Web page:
Thursday, 2 October 2014

Grey Butcherbird

A Grey Butcherbird Cracticus torquatus arrives at its nest with food for its young
The bird breeding season around Canberra is a protracted affair, with some birds like the Wedge-tailed Eagles and Superb Lyrebirds laying their eggs in winter, as well as a few small birds such as, for example some Buff-rumped Thornbills. At the moment a White-browed Scrubwren is incubating eggs in a nest in our garden - due to hatch any day now. However, Spring is the main breeding season and for most species; whether building nests, laying eggs, incubating them, feeding nestlings or caring for fledglings, some part of their breeding programme usually occurs then. It simply makes sense, timing their offspring's fledging and dispersal into the population to fit the period of the year when most of their food is abundant. Depending on species, the birds' food can be flower nectar, fruit, insects or other smaller animals such as, well, young birds. And each species times its breeding period to fit their young fledging when their food is most abundant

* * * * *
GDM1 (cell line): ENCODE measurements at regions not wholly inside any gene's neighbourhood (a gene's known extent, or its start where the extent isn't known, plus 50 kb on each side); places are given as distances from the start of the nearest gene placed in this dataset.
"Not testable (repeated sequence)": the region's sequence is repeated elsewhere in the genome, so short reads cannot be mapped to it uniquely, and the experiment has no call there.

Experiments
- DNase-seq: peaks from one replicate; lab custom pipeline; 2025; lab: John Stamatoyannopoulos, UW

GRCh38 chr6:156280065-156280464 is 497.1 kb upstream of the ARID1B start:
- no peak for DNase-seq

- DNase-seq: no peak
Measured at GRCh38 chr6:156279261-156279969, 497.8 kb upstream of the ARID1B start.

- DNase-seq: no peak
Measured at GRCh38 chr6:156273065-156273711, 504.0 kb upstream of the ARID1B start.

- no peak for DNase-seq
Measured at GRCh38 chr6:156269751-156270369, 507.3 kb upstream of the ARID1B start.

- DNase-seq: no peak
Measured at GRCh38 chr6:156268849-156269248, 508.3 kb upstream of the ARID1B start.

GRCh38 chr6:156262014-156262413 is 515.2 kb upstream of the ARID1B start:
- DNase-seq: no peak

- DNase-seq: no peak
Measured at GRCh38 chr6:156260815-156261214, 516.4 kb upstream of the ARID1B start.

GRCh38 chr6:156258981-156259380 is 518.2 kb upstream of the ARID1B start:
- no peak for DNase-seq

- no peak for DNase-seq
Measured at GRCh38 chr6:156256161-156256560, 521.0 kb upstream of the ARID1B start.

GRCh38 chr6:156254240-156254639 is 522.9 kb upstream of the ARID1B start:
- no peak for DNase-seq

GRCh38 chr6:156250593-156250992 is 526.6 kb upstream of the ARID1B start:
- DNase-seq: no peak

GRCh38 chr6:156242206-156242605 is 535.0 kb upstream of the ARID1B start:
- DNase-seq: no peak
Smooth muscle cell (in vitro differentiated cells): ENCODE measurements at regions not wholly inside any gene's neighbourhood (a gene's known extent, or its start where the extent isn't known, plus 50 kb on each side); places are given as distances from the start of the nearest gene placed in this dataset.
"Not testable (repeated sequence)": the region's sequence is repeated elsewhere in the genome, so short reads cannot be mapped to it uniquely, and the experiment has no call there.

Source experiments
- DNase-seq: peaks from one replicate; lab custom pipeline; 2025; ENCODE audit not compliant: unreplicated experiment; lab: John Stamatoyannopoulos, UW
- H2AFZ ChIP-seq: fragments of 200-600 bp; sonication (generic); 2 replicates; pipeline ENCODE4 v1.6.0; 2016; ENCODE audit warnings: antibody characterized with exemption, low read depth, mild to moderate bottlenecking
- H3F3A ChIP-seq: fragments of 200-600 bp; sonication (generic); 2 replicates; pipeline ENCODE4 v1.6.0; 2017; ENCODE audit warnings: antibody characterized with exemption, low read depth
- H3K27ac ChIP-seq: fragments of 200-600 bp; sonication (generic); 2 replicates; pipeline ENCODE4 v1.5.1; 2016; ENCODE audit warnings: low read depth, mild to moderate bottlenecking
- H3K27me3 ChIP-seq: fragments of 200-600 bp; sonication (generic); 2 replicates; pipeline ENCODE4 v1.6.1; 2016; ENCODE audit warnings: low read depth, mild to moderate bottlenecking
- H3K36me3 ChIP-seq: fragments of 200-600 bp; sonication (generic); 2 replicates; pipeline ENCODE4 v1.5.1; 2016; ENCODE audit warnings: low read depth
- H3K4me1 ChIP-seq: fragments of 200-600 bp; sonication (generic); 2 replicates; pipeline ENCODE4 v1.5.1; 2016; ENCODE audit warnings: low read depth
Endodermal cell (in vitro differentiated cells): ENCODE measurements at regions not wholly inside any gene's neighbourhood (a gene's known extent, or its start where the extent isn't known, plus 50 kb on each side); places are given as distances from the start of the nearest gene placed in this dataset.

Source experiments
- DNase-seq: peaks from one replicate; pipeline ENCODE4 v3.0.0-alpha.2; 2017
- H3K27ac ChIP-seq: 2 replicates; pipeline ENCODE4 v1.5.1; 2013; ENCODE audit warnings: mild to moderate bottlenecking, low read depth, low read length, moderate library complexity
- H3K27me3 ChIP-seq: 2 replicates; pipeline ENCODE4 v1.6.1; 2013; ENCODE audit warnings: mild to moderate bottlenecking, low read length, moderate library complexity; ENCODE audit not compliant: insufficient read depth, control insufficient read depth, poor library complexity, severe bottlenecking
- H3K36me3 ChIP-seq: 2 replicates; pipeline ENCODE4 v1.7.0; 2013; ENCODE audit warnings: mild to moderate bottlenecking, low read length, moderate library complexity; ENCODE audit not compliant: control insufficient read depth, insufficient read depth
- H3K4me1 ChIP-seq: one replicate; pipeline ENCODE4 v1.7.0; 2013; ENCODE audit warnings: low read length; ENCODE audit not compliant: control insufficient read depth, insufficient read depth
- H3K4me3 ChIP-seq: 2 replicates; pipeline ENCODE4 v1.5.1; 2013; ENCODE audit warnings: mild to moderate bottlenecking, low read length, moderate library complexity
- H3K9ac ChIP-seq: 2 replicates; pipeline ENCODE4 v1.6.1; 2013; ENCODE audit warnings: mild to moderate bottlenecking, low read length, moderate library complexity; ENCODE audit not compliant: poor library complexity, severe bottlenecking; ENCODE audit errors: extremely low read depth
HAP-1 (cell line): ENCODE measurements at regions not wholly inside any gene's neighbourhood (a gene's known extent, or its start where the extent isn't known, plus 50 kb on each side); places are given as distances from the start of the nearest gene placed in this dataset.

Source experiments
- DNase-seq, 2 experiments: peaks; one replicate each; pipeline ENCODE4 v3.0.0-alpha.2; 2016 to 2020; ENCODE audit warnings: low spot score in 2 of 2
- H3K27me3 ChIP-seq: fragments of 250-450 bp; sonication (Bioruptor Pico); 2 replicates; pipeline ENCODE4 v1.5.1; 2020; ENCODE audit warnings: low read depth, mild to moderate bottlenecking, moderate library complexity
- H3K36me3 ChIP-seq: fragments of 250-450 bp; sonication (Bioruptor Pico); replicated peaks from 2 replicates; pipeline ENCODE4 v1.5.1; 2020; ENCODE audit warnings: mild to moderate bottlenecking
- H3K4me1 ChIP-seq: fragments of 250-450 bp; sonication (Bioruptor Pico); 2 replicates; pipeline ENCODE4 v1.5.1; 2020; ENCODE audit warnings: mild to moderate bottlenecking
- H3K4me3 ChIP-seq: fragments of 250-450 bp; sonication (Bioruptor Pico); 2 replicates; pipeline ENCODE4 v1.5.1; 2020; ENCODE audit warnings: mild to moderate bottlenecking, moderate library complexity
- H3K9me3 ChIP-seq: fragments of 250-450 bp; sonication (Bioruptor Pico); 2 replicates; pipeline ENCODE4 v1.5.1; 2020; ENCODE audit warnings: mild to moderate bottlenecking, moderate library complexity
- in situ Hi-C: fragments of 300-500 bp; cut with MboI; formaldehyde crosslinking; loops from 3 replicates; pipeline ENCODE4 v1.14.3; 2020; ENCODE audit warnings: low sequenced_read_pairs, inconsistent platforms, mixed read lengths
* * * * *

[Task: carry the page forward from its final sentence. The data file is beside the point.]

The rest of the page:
I often find these birds in the woodlands when I am monitoring the Tawny Frogmouths,
and this pair were nesting in a small tree next to a Frogmouth nest tree
Insects are becoming more abundant every day as the weather warms up, although flying insects can be difficult to catch and often it is their larvae that are bigger and more nutritious than the adult forms, such as moth caterpillars. Butcherbirds catch most of their prey on the ground, like the big fat grub that this one caught.

All butcherbirds have hooked tips to their bills - for catching and holding prey efficiently
There is a reason for all bird behaviour and all bird anatomy. Evolution if driven by efficiency

But birds' bills are sensitive organs and the butcherbird thrust the food
deep into its chick's throat without the slightest bit of harm

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